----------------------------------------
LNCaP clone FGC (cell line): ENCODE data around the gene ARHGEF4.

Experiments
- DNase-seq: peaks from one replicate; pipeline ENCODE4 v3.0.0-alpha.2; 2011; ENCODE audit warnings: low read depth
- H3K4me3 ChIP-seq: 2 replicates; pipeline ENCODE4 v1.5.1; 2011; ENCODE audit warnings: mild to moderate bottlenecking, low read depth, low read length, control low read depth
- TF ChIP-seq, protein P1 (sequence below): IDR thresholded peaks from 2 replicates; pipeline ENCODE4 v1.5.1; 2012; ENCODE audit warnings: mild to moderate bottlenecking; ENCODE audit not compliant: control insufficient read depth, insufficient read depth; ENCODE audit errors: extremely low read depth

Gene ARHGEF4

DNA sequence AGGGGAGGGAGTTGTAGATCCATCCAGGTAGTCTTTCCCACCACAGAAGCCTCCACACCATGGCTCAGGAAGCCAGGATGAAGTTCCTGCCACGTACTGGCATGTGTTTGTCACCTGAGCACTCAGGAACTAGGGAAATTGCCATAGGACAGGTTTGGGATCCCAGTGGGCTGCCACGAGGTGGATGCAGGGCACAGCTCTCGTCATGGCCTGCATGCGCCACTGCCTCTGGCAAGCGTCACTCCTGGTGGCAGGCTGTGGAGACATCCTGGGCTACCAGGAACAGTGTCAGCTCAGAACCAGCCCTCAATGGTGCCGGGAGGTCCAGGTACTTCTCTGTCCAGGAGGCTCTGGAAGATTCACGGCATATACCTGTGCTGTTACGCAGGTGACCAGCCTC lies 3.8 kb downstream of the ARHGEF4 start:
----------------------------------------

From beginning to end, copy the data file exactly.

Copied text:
LNCaP clone FGC (cell line): ENCODE data around the gene ARHGEF4.

Experiments
- DNase-seq: peaks from one replicate; pipeline ENCODE4 v3.0.0-alpha.2; 2011; ENCODE audit warnings: low read depth
- H3K4me3 ChIP-seq: 2 replicates; pipeline ENCODE4 v1.5.1; 2011; ENCODE audit warnings: mild to moderate bottlenecking, low read depth, low read length, control low read depth
- TF ChIP-seq, protein P1 (sequence below): IDR thresholded peaks from 2 replicates; pipeline ENCODE4 v1.5.1; 2012; ENCODE audit warnings: mild to moderate bottlenecking; ENCODE audit not compliant: control insufficient read depth, insufficient read depth; ENCODE audit errors: extremely low read depth

Gene ARHGEF4

DNA sequence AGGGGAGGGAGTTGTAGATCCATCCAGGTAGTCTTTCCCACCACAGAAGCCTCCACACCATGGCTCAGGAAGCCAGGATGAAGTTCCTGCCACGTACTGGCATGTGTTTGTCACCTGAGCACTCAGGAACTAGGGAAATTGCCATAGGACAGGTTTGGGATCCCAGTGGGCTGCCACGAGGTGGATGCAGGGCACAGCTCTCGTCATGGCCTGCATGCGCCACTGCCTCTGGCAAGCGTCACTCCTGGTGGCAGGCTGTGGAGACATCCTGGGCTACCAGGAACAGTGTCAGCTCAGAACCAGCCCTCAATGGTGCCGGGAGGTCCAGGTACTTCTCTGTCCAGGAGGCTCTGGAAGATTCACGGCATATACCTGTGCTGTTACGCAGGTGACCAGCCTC lies 3.8 kb downstream of the ARHGEF4 start: